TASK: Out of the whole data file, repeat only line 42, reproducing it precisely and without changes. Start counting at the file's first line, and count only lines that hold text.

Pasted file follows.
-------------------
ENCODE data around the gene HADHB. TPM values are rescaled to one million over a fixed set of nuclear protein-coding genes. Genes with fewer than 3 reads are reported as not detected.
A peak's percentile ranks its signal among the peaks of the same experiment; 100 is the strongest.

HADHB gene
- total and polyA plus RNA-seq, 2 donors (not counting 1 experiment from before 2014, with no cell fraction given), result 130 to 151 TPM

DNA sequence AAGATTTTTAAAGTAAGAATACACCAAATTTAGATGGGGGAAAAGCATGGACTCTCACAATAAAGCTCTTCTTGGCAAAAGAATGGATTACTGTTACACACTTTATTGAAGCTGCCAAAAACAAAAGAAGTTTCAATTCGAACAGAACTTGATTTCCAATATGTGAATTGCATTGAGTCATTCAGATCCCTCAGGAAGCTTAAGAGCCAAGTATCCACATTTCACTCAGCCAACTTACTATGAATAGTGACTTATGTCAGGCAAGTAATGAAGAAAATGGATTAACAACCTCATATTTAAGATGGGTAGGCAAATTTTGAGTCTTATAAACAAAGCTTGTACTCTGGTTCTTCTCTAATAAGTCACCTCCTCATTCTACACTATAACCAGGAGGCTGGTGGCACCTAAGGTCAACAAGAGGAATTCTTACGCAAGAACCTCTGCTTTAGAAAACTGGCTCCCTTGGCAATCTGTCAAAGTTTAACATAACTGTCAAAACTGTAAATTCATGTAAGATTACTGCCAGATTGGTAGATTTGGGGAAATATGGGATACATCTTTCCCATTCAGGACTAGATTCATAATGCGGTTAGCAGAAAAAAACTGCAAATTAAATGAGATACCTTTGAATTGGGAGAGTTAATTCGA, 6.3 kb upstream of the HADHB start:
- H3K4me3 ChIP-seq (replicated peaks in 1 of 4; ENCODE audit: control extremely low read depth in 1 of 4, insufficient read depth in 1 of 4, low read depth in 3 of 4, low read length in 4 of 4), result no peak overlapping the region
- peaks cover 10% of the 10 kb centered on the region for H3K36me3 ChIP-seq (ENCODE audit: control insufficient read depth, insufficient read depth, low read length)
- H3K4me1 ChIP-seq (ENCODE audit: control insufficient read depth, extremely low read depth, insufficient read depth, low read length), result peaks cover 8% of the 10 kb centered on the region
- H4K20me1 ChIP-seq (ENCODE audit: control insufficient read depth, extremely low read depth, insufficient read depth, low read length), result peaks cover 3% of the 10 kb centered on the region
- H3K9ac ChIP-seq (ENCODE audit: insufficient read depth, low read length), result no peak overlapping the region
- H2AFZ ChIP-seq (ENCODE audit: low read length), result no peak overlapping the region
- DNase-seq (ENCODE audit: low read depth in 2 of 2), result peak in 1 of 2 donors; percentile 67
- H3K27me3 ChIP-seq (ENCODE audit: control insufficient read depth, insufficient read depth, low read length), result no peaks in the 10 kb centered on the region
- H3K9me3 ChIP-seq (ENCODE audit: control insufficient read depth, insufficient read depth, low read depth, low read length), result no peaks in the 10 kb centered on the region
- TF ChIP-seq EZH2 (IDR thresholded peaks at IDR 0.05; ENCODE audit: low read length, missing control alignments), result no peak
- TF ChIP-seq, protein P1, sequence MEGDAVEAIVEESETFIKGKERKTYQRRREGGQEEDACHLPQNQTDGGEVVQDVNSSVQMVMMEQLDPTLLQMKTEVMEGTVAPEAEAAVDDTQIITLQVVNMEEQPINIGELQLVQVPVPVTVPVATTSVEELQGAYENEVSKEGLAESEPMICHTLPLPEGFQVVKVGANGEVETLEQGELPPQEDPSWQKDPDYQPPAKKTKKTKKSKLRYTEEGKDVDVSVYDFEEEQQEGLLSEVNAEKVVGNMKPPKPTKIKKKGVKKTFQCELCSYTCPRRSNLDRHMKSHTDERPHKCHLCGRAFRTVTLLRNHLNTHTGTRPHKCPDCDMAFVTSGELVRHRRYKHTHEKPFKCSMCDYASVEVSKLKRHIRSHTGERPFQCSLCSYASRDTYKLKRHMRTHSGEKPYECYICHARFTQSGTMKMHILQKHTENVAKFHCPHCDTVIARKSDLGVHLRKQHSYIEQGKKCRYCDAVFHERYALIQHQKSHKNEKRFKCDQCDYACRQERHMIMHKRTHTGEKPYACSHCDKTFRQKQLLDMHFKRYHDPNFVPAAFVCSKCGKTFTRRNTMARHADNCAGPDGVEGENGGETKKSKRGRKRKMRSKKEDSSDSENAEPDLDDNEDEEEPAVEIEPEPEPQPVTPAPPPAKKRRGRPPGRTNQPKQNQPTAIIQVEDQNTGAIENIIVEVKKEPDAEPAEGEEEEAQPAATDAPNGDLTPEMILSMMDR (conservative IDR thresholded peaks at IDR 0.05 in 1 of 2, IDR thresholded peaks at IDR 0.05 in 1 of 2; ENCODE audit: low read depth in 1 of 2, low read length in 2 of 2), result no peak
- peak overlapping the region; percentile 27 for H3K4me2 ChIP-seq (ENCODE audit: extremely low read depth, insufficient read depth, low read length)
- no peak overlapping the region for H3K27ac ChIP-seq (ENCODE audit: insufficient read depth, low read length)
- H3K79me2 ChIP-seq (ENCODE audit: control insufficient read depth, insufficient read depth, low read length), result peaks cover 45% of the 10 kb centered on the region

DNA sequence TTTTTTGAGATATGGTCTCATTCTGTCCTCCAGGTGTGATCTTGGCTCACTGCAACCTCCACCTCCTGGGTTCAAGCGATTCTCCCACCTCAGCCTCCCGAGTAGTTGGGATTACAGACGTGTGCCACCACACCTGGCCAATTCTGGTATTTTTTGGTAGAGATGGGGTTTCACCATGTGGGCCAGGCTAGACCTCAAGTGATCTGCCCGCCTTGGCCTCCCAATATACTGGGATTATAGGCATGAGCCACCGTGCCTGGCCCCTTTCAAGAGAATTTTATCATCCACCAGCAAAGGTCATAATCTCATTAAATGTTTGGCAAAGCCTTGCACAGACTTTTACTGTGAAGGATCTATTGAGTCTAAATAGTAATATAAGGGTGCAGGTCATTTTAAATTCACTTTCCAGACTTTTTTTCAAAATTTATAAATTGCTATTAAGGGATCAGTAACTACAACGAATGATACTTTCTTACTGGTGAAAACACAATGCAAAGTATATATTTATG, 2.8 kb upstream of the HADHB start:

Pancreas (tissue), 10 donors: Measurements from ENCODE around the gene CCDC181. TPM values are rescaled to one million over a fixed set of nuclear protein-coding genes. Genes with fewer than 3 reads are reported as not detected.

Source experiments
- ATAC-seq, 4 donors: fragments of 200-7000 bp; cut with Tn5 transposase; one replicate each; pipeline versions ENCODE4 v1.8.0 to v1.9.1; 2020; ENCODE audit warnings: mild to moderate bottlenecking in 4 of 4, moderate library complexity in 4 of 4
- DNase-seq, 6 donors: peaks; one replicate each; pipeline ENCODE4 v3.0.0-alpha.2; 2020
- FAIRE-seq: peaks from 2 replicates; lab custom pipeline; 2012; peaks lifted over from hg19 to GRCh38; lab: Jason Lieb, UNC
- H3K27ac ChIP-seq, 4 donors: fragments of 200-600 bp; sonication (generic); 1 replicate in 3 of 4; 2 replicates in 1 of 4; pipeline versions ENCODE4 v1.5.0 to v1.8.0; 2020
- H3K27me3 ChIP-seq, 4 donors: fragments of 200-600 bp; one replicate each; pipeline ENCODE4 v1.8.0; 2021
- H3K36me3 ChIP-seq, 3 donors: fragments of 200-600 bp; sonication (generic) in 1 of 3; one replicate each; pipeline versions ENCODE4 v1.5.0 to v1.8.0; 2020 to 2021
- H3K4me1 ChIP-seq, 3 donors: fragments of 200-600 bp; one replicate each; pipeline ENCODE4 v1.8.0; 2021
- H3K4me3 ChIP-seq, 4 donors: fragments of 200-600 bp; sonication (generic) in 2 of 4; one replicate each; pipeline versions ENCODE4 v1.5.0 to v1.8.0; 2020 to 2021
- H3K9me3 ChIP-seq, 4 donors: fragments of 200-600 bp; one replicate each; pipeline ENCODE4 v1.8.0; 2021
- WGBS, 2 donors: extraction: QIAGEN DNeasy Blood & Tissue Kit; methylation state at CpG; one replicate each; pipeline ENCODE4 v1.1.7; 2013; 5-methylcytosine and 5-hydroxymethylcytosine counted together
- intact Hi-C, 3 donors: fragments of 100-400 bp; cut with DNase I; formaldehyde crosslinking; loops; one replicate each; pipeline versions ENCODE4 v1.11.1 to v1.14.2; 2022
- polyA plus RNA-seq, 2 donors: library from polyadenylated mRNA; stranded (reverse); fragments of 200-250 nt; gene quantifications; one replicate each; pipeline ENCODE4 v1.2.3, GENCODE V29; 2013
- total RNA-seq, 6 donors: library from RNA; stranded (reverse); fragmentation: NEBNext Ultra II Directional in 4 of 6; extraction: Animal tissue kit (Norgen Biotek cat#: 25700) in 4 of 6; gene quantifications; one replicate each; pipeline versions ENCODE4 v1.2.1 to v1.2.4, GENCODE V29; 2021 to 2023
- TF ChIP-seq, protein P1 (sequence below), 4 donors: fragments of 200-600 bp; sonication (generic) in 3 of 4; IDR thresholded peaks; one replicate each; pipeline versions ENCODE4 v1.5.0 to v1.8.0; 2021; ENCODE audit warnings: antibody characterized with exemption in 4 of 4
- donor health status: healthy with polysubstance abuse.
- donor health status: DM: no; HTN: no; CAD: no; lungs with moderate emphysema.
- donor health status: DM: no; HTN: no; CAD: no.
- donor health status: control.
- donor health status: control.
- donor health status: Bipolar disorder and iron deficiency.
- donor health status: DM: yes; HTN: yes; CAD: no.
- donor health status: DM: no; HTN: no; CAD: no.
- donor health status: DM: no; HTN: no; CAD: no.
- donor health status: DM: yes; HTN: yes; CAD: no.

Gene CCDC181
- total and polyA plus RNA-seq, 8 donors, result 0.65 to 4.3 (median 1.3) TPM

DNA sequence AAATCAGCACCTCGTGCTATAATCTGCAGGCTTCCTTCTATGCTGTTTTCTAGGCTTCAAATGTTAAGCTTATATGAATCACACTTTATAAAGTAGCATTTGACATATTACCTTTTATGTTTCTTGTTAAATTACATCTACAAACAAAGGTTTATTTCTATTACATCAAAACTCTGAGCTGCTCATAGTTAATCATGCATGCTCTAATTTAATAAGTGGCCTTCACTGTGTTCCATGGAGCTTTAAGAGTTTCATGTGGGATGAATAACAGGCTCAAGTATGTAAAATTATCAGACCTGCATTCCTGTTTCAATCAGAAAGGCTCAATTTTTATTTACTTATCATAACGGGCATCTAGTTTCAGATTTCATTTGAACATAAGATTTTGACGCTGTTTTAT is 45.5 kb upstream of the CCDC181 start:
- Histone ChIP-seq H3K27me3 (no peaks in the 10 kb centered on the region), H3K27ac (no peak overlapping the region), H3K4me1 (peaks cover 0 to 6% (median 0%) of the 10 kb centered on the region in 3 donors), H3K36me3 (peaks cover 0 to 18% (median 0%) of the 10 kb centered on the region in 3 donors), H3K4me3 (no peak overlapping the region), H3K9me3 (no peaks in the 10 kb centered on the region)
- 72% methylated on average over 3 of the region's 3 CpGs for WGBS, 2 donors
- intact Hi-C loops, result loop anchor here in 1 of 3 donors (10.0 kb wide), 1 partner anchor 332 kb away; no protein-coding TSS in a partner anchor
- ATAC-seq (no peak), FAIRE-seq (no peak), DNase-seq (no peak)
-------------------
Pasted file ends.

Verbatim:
- donor health status: Bipolar disorder and iron deficiency.